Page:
Ever since my dad was diagnosed, back in 2014, I have thought about the idea that he would not outlive many of his excellent, passionate ideas. He was a man with so many he often couldn’t get out of his own way to see them through. Not all of them at least. But if you’re a glass-half-full kind of guy, which my dad was, and which I try to be, then you realize that it’s not so bad to have more than you can get to, so long as you make the things you touch shimmer and shine. And boy did he do that.

But no matter how much I’ve tried to justify why it’s okay that he never got to some of his grand ideas, I still haven’t been able to shake that thought from haunting me in my own life. It’s always been that way for me, but even more so now. You never know when you will start sliding down the backside of the bell curve that is our life span. We might even be there now. It’s not the most uplifting way to think, but sometimes we need to see what a half-empty glass looks like, even if we never intend to drink out of it.

So I watched that video and looked at that still frame, and at first I saw the pain of missing my dad, the fear of unfinished work, and the reality that at any point we could go from counting up to counting down the days we have left. This was about three months ago.

But tonight, as I write this from my in-law’s house, I’m seeing this picture in a different way. Gianna is curled up next to me, sleeping peacefully, no doubt dreaming about the overabundance of gifts she received today. Gabby is in the next room with her mom, and Joey is having a slumber party in the living room with his cousins. The clock has just passed midnight. It’s officially December 26, six months since the death of my dad, and not a creature is stirring, save maybe the mouse my father-in-law has been waging war against.

It’s almost like the still of the night, the peaceful quiet all around me, has caused me to lower my guard. I think of the photo. It’s etched in my mind now, so all I have to do is close my eyes if I want to see it. And when I do, I see a man who was likely as broken as I am. I see someone who probably felt the weight of the world on his shoulders, with responsibilities around every corner. And somewhere, tucked away in all of those layers of life, was that question, that persistent, unbiased question: How do I do all those things I have to do, and still find time to be who I am supposed to be? In Les Brown’s terminology, how do I keep from one day becoming the richest man in the cemetery?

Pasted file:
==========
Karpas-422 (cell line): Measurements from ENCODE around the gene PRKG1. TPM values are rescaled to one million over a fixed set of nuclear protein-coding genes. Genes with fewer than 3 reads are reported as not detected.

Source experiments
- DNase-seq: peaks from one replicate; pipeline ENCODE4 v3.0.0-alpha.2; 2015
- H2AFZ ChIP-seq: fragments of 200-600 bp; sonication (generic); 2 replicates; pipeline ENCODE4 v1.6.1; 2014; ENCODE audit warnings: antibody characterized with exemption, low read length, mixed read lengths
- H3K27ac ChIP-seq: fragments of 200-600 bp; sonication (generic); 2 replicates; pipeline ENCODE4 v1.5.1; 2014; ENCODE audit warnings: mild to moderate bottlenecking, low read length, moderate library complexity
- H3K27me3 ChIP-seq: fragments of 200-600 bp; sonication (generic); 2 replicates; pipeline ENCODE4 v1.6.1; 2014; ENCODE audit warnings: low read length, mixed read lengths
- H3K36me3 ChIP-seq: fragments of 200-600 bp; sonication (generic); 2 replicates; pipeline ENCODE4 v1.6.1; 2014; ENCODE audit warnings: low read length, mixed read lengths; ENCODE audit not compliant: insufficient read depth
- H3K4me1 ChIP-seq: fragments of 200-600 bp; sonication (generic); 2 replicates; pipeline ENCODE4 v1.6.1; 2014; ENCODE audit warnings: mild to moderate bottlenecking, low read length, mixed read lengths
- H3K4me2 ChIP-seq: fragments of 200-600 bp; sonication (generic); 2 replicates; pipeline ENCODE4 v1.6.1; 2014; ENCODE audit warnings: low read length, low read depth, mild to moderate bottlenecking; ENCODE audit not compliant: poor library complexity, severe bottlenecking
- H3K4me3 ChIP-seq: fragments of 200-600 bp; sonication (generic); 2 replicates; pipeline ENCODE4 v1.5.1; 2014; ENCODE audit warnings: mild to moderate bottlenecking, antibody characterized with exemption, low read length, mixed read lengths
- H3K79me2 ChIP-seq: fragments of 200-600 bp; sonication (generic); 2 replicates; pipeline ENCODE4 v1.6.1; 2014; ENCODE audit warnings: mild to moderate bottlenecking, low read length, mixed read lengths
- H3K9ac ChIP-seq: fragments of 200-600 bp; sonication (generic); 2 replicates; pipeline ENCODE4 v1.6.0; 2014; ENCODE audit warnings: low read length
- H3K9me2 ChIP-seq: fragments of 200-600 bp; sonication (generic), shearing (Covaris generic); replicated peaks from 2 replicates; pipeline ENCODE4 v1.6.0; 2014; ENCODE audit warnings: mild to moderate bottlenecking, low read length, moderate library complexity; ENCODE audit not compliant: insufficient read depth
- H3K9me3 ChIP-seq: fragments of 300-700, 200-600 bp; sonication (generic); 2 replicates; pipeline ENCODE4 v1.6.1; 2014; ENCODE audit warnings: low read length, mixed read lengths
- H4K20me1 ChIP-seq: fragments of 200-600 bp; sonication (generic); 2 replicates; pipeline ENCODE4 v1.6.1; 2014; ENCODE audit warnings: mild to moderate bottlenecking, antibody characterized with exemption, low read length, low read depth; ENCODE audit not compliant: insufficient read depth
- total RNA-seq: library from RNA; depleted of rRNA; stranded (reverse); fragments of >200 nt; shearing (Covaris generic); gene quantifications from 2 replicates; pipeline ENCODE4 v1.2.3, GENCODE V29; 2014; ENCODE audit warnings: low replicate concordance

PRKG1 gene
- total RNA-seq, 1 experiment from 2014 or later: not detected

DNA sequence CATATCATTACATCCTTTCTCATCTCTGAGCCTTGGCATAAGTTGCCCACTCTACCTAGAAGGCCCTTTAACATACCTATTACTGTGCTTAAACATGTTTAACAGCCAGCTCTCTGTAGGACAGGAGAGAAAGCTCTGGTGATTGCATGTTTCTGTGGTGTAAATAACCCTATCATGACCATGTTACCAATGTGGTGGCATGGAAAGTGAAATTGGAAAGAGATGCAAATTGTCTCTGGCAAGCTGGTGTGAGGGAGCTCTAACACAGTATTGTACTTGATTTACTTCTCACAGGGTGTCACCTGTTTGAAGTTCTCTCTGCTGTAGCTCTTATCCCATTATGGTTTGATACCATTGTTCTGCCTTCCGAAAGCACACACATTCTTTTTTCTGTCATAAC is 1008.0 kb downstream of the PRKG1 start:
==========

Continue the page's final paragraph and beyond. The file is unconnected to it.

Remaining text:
But none of that stress or strain showed through in that video. It was Christmas, after all. And so, when you swap out the lens you view it through, you instead see a man who smiled through his pain, who led our family confidently despite the mountains of uncertainty he must have felt, who sacrificed some of who he might have been to be sure we had the opportunity to become who we were supposed to be. More than anything, you see a man who did his best to make sure our Christmas was as magical as it could have been. That’s what a dad is supposed to do, and that’s what mine did.

In the days leading up to Christmas this year, I thought a lot about how I’d make it through. And each time I did, it came back to the same motivation: my kids. They were counting on me to do my part to make their Christmas magical. I remembered the smiles I saw on my dad’s face in the video as he faced almost identical circumstances as those I’d be facing. And I saw what right looked like. Without having any idea at the time, he provided me with a blueprint for not only surviving your first Christmas without your dad but finding a way to enjoy it as well.